Clearly, this situation can become a bit trying for anyone attempting to initially zero their riflescope, but for those shooters that prefer to simply “dial-in” their shots for long-range shooting it can become a major issue to content with. Think about it – a couple of inches at 100-yards translates into a foot at 600-yards. The good news is that there is a brand new and much more reliable alternative to frequently moving the reticle of your scope around. It is called the “Minute of Angle Base/Mil Radian Adjustment Base”, or “M.O.A.B./M.R.A.B” for short. When installed on your rifle the M.O.A.B./M.R.A.B allows the shooter to compensate for the trajectory drop of their bullets in a mechanical way rather than optically. In other words, rather than moving the reticle up and down to adjust your scope variations in range you can achieve the same result by elevating or lowering the rearmost portion of the M.O.A.B/M.R.A.B. By doing so it eliminates unnecessary wear inside the scope; it provides you with a greater range of adjustability; and in my way of thinking it is a more reliable and dependable way to adjust your point of impact without ever having to deal with the delicate internal workings inside the scope.
The basic concept of adjusting the point of bullet impact through the use of the mounting base is not a new one. It has its roots within the first production riflescope built in 1855 by William Malcolm. Malcolm was the first to offer an adjustable ocular lens and he did so using his own adjustable mounting system that moved the entire scope tube vertically or horizontally in order to align it with the target. Jim Mullin of Cold Shot LLC of course went much further in his development of the M.O.A.B/M.R.A.B system than Malcolm did over a century and a half ago. Unlike Malcolm’s somewhat crude and rudimentary attempt, Mullin’s system comes with the CNC precision necessary to achieve the highest degree of accuracy at ranges never conceived in Malcolm’s days.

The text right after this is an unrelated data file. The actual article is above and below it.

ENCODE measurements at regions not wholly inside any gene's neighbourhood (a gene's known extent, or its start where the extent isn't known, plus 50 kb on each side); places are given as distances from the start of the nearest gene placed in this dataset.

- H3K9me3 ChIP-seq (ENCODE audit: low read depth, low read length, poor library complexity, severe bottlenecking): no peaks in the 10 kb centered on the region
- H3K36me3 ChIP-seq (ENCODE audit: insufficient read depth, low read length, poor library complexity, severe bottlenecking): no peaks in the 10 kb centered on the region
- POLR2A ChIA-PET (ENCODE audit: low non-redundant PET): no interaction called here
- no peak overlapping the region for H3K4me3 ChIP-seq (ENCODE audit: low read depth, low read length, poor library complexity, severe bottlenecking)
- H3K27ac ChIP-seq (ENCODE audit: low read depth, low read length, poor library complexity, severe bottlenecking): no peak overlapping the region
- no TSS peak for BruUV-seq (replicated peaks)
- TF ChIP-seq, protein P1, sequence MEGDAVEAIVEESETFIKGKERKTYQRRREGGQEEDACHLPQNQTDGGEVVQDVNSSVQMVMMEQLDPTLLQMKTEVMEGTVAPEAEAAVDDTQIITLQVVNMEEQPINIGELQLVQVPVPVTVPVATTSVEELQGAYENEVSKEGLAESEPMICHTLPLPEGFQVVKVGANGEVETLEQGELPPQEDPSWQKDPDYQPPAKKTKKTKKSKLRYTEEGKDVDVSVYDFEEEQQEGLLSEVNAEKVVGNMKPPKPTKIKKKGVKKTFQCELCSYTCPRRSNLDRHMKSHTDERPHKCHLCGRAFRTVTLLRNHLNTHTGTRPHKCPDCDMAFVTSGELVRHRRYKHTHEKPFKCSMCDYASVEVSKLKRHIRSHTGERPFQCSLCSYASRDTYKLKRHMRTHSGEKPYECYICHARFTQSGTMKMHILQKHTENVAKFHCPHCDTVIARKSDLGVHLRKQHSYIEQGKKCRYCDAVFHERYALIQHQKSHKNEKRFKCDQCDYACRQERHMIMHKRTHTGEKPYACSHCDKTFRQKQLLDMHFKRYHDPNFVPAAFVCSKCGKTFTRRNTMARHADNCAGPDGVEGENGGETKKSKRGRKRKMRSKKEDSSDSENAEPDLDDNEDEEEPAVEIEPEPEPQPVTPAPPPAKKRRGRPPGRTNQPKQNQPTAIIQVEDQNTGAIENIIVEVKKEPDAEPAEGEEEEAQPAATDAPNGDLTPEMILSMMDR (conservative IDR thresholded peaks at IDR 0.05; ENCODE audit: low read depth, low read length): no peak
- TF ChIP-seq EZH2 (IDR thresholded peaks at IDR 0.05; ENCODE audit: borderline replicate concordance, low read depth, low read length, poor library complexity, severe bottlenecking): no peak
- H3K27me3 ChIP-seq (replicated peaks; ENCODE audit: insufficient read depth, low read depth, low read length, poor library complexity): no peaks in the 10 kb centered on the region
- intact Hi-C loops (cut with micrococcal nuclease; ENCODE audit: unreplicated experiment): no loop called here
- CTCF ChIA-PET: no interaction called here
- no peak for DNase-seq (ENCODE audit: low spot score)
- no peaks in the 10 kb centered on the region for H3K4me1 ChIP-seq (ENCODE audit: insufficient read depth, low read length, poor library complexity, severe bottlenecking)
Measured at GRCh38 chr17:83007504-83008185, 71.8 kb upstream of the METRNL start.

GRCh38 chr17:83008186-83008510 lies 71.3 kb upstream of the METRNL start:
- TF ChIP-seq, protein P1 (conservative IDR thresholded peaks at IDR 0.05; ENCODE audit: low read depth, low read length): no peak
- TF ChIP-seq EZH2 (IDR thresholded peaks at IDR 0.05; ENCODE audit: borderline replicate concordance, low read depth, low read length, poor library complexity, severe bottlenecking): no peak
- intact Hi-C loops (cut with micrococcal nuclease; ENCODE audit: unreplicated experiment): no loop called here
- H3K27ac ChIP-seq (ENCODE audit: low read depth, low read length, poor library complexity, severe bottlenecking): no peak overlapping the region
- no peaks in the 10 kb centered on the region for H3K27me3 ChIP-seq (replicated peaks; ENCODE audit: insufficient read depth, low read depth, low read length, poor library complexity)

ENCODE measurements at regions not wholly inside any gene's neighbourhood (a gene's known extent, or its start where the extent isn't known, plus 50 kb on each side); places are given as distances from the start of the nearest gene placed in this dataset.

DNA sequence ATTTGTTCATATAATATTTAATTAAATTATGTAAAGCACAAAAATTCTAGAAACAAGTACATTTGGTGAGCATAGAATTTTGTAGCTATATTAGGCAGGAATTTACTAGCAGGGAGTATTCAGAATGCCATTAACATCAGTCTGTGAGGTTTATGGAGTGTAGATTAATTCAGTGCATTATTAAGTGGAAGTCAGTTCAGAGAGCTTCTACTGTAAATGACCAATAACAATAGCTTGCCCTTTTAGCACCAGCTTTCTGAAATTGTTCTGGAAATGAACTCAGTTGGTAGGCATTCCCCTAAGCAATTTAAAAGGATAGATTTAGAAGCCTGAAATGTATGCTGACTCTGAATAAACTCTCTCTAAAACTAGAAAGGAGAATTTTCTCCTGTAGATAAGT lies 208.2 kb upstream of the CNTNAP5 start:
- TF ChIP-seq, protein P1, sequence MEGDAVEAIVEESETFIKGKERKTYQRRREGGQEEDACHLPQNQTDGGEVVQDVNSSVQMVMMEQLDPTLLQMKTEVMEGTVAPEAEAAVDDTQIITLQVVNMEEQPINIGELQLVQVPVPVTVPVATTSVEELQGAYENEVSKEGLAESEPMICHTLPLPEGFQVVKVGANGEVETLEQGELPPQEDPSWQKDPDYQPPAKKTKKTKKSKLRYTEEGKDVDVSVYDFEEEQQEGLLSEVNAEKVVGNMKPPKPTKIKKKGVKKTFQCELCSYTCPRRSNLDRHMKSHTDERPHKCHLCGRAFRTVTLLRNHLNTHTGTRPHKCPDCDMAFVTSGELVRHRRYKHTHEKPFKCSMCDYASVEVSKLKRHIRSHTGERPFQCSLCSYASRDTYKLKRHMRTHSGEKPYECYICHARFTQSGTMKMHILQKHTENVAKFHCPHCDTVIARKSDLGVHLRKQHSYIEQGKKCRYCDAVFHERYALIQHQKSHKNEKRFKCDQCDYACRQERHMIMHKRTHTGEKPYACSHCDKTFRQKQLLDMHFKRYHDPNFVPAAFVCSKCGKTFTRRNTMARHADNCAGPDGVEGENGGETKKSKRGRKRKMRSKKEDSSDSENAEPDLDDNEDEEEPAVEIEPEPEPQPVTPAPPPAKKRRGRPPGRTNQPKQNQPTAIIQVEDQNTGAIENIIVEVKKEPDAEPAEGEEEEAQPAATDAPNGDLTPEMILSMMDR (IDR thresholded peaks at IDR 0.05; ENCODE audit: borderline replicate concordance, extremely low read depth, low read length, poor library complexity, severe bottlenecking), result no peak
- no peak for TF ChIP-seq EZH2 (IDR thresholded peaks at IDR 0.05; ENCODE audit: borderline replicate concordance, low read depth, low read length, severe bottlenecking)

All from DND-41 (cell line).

The M.O.A.B/M.R.A.B system is used in conjunction with a normal full length MIL-SPEC M1913 Picatinny rail. When in place it allows the shooter to dial-in their scope by simply turning an index dial located at rearmost portion of the M.O.A.B./M.R.A.B. I hesitate to make such a rude comparison, but the index wheel of the M.O.A.B/M.R.A.B. actually appears similar to a scaled down version of the old time label-marker dial. You know the kind; where a turn of the wheel allows you to select the letter you are looking for. Obviously, there was never a label-maker ever built that came with the precision, close tolerances and quality of construction that are inherent in the M.O.A.B/M.R.A.B There are 5 models of M.O.A.B/M.R.A.B to select from: 150 MOA, 300 MOA, 72 MIL, 144 MIL and a specific unit intended for M-1A/M-14 rifles. In most shooting situations I believe the Model 150 MOA or 72 MIL is likely the best choice and provides an adequate amount of adjustment for most rifles and shooting scenarios. The 300 MOA,144 MIL is possibly best suited for applications like the Barrett M-87A1 and other Extreme long range large bore weapons.
— Jim Mullin